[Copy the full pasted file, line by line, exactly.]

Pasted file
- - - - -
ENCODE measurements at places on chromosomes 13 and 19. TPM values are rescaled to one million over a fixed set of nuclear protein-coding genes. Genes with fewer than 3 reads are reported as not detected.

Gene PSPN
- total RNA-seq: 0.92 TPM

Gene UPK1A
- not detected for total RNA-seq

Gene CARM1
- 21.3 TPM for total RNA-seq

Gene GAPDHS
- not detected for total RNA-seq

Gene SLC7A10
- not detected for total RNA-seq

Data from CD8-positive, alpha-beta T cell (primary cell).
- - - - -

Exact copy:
ENCODE measurements at places on chromosomes 13 and 19. TPM values are rescaled to one million over a fixed set of nuclear protein-coding genes. Genes with fewer than 3 reads are reported as not detected.

Gene PSPN
- total RNA-seq: 0.92 TPM

Gene UPK1A
- not detected for total RNA-seq

Gene CARM1
- 21.3 TPM for total RNA-seq

Gene GAPDHS
- not detected for total RNA-seq

Gene SLC7A10
- not detected for total RNA-seq

Data from CD8-positive, alpha-beta T cell (primary cell).